The Wolf and the Lamb

“The wolf shall dwell with the lamb…” Isa. 11:6.

The wolf and the lamb shall feed together…” Isa. 65:25.

Millennialists look for a literal 1000 year reign on earth when actual wolves and lambs will dwell together. Extending our vision beyond the two popular texts quoted above, to take in the whole sphere of scriptures, we will find the true meaning of what these particular verses are trying to convey. In considering the whole realm of biblical teaching on this matter, and not narrowly singling out certain passages as many do, we will find a wonderful truth not generally understood.

If we read through the teachings of Christ, we will find that though He used earthly examples and terminology–such as being born, sowing, harvest, a kingdom, a sheepfold, etc.–He used them to show things that were spiritual. Such usage was obviously not to be taken in a literal sense.

No one would say that when Christ told Peter to feed His lambs He was telling him to go feed actual lambs. Everyone would agree that the wolves in sheep’s clothing were referring to men. Christ’s teachings on these things are too easy to understand to be misunderstood. But when we come to our two head texts, today many literalize them, as though the Old Testament did not use symbolic language, even as Christ did. God, through the prophets of old, used symbols to foretell future events and to describe the corrupted state of sinful man. Let us rehearse a few symbols used in the Bible to describe mankind through the use of earthly creatures.

Wolves – Matt. 7:15, Acts 20:29.
Lambs – John 21:15.
A fox – Luke13:32.
Sheep – Psalm 100:3, Jn.10:14.
Goats – Matt. 25:32.
Snakes – Matt. 23:33, Luke 3:7.
Dogs – Isa. 56:10-11, Psalm 22:16.
Bulls – Psa. 22:12.
Wild beasts, creeping things and birds–Acts 10:12.

Our reader will see through the reading of these verses and others, that neither the Old nor New Testament texts are strangers to symbolic language in their teachings. Even in our day, men may call other men certain animals that well fit the actions of their person. Christ Himself is also painted in a word picture as “the Lion of the tribe of Judah,” thus making clear to us His might and the fearful threat He is to all evil. It was said of the demon possessed man in Gadara that he was fierce and that no man could tame him–terms that fit his beast-like behavior (Matt. 8:28, Mark 5:4). Seeing all these things, the scriptures give us no reason to begin to apply literal meanings to passages where the context and New Testament teachings disprove the ridiculous thoughts that have become so unnecessarily famous.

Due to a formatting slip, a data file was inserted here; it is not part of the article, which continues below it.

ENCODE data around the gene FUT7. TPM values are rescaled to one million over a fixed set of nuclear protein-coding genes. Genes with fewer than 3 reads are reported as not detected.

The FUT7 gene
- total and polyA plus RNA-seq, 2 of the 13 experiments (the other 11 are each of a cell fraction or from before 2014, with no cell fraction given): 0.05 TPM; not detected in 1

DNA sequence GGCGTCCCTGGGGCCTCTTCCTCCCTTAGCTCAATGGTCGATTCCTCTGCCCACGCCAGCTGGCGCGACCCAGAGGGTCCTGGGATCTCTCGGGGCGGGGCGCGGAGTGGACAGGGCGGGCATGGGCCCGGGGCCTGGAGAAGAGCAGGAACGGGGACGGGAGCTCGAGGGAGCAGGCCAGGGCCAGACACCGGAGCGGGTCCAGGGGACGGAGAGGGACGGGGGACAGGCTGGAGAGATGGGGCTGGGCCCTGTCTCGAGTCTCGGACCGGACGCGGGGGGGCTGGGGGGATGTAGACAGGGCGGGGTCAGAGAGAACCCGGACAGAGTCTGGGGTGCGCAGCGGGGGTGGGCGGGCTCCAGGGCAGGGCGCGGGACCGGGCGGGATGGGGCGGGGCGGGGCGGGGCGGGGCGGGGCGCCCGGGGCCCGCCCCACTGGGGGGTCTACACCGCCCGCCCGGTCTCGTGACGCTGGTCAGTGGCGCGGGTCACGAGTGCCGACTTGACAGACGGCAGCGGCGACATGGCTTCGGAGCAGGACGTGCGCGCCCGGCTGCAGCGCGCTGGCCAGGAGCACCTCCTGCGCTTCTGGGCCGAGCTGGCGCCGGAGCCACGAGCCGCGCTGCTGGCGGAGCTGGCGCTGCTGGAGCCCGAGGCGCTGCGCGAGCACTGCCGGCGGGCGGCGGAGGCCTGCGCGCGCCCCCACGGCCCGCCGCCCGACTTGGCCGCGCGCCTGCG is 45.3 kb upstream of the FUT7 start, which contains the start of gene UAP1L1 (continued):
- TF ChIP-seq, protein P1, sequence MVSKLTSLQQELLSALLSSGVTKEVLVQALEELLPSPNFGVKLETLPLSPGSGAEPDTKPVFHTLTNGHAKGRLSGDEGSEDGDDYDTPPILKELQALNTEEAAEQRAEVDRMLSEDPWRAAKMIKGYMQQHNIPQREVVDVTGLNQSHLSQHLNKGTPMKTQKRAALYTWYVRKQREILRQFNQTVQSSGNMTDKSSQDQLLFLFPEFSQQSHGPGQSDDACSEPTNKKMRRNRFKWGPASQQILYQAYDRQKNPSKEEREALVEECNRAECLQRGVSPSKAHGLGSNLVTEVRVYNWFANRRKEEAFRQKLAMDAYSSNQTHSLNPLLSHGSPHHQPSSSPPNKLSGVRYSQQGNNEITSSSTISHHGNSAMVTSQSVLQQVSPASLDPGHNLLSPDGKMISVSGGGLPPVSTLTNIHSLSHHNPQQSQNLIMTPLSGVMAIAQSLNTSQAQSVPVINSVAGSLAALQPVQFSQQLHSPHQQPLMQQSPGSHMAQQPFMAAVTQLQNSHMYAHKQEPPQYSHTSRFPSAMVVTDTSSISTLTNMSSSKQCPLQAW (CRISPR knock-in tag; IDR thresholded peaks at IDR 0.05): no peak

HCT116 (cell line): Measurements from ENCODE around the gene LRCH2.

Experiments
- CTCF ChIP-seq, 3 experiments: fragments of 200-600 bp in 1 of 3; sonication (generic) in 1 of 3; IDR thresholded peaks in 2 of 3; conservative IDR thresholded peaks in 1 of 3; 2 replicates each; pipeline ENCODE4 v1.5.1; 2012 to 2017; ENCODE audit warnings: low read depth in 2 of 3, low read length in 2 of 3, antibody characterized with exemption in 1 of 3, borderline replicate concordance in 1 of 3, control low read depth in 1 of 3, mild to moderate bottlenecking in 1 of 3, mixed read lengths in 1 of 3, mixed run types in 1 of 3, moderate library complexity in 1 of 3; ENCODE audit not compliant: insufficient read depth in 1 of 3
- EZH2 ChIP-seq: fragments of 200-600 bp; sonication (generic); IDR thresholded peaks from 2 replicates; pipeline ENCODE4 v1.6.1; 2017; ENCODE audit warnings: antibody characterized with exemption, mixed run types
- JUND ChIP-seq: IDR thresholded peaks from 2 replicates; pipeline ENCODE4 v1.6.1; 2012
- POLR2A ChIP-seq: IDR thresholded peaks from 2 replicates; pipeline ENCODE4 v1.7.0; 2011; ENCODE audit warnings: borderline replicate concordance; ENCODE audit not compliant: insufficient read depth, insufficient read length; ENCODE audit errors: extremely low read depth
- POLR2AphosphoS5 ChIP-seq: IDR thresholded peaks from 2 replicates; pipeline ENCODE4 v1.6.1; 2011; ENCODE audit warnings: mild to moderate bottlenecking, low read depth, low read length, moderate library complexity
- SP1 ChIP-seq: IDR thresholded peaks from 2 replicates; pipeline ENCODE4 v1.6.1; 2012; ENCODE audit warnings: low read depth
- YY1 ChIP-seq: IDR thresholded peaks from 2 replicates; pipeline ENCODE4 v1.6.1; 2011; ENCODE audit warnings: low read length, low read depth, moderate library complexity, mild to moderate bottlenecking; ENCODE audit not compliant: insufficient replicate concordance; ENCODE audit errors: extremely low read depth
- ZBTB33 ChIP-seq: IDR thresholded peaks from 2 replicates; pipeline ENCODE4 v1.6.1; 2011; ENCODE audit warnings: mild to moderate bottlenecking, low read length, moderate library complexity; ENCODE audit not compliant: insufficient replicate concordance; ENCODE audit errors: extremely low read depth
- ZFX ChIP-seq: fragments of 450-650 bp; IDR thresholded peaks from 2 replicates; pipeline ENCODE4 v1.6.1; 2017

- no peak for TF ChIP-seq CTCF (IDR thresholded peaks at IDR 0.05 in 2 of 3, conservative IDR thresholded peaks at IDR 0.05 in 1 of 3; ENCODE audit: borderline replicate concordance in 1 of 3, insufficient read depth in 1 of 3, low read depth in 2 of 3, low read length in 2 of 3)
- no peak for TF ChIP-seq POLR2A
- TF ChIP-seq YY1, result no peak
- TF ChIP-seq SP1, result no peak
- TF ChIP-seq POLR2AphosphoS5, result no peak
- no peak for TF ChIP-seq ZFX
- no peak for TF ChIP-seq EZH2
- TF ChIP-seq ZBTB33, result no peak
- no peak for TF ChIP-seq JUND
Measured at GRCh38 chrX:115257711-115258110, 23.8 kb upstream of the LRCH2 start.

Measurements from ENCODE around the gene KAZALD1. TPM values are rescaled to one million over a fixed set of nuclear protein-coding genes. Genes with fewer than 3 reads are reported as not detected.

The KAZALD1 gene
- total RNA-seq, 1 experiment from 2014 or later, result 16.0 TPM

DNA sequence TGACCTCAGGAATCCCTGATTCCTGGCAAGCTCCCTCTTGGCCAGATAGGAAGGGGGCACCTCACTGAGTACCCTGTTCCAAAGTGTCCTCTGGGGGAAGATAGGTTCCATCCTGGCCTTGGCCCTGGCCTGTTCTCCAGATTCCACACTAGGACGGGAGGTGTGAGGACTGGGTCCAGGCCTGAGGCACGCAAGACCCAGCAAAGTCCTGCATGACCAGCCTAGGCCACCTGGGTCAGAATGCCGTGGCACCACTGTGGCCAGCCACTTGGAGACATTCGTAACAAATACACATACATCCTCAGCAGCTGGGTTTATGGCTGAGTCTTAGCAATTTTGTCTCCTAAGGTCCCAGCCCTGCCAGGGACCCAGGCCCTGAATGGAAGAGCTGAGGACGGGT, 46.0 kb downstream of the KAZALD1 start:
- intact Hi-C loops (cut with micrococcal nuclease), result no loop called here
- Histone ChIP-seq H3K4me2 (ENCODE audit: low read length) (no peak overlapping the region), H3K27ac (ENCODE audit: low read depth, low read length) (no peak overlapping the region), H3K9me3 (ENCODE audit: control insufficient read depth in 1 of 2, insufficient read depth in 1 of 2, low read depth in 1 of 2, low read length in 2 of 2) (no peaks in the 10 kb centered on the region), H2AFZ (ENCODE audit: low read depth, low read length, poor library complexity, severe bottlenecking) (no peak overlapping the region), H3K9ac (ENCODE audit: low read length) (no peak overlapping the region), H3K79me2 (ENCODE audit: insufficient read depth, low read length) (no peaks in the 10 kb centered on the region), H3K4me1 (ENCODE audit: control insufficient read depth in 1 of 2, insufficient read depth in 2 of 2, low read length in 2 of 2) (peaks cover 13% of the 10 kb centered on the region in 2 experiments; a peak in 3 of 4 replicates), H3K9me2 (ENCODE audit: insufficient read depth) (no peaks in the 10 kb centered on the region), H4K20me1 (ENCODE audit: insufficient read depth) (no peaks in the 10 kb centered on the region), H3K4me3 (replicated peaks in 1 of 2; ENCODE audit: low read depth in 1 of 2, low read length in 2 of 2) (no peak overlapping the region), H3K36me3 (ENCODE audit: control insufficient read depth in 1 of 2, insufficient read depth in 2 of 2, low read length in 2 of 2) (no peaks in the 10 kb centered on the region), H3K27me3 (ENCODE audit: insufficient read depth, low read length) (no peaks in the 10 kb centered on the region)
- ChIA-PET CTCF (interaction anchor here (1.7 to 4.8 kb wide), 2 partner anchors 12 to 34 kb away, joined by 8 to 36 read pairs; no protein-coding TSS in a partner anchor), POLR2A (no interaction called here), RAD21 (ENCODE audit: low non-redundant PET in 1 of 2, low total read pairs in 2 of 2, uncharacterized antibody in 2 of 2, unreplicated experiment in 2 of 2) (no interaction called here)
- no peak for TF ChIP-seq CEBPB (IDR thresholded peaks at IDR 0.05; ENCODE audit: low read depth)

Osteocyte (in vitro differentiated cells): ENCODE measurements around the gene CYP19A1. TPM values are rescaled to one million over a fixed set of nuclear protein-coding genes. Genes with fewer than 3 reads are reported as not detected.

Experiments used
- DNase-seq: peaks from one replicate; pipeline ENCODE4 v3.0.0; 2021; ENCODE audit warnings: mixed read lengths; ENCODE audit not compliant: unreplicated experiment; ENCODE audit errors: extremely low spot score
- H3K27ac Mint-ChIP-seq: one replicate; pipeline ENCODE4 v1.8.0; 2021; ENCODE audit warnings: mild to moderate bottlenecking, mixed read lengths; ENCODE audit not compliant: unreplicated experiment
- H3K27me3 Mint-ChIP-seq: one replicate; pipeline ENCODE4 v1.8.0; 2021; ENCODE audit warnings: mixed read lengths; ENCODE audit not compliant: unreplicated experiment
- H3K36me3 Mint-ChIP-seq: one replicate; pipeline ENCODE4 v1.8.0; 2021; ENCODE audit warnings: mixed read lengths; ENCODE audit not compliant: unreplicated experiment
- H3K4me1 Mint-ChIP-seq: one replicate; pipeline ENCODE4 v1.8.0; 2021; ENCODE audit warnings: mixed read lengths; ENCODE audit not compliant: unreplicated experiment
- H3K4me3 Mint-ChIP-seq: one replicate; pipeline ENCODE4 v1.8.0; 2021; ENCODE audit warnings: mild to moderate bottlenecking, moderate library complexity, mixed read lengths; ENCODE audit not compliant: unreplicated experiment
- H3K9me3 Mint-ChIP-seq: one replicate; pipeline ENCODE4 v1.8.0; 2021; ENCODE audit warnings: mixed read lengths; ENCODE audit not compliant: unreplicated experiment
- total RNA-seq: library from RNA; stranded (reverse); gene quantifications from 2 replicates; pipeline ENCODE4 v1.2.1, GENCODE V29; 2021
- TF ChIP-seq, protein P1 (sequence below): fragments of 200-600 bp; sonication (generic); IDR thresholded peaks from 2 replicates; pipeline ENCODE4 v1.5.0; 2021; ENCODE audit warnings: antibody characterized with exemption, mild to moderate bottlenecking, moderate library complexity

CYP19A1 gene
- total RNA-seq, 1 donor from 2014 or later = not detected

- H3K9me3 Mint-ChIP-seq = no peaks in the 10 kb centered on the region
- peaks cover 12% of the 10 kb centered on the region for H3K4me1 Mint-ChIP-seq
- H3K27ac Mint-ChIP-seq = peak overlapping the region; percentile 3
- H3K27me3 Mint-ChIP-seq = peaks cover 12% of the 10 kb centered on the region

In Christ we become a new creature. Our inward heart is created completely new, insomuch that those who would in the past have naturally been enemies, now dwell together in peace. This is the true miracle of the wolf and the lamb. Salvation so changes one’s heart and nature, that now two completely different and contrary people can be made one in love divine.

Imitation Christianity has strayed so tremendously far from true, biblical salvation and spirituality that such things cannot possibly happen. Thus the only interpretation that remains is fleshly. This twenty-first century religion tends toward the pleasing of fallen humanity and well suits it in its Star Wars-type fables.